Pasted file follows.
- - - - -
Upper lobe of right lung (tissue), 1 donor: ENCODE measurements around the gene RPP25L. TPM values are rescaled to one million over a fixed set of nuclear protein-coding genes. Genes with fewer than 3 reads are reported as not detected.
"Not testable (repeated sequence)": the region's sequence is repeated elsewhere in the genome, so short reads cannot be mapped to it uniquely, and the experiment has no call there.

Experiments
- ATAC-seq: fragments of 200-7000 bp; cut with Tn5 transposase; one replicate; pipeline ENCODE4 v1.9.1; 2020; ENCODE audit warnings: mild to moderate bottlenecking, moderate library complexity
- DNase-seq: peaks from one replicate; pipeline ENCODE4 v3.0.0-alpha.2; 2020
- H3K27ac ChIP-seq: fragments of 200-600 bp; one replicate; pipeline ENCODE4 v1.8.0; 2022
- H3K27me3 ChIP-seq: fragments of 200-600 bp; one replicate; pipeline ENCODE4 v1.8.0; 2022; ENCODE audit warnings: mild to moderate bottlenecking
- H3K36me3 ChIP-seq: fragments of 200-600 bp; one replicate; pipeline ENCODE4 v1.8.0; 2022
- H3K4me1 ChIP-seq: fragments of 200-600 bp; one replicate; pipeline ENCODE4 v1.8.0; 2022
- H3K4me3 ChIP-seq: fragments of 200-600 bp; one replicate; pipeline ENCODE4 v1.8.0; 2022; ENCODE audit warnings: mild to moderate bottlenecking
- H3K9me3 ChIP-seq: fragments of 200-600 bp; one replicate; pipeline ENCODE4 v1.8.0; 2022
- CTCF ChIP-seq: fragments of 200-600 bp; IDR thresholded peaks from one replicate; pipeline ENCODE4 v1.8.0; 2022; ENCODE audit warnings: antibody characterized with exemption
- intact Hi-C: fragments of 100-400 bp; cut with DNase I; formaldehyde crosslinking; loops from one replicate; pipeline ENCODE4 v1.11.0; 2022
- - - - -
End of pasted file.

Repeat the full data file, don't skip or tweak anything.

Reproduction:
Upper lobe of right lung (tissue), 1 donor: ENCODE measurements around the gene RPP25L. TPM values are rescaled to one million over a fixed set of nuclear protein-coding genes. Genes with fewer than 3 reads are reported as not detected.
"Not testable (repeated sequence)": the region's sequence is repeated elsewhere in the genome, so short reads cannot be mapped to it uniquely, and the experiment has no call there.

Experiments
- ATAC-seq: fragments of 200-7000 bp; cut with Tn5 transposase; one replicate; pipeline ENCODE4 v1.9.1; 2020; ENCODE audit warnings: mild to moderate bottlenecking, moderate library complexity
- DNase-seq: peaks from one replicate; pipeline ENCODE4 v3.0.0-alpha.2; 2020
- H3K27ac ChIP-seq: fragments of 200-600 bp; one replicate; pipeline ENCODE4 v1.8.0; 2022
- H3K27me3 ChIP-seq: fragments of 200-600 bp; one replicate; pipeline ENCODE4 v1.8.0; 2022; ENCODE audit warnings: mild to moderate bottlenecking
- H3K36me3 ChIP-seq: fragments of 200-600 bp; one replicate; pipeline ENCODE4 v1.8.0; 2022
- H3K4me1 ChIP-seq: fragments of 200-600 bp; one replicate; pipeline ENCODE4 v1.8.0; 2022
- H3K4me3 ChIP-seq: fragments of 200-600 bp; one replicate; pipeline ENCODE4 v1.8.0; 2022; ENCODE audit warnings: mild to moderate bottlenecking
- H3K9me3 ChIP-seq: fragments of 200-600 bp; one replicate; pipeline ENCODE4 v1.8.0; 2022
- CTCF ChIP-seq: fragments of 200-600 bp; IDR thresholded peaks from one replicate; pipeline ENCODE4 v1.8.0; 2022; ENCODE audit warnings: antibody characterized with exemption
- intact Hi-C: fragments of 100-400 bp; cut with DNase I; formaldehyde crosslinking; loops from one replicate; pipeline ENCODE4 v1.11.0; 2022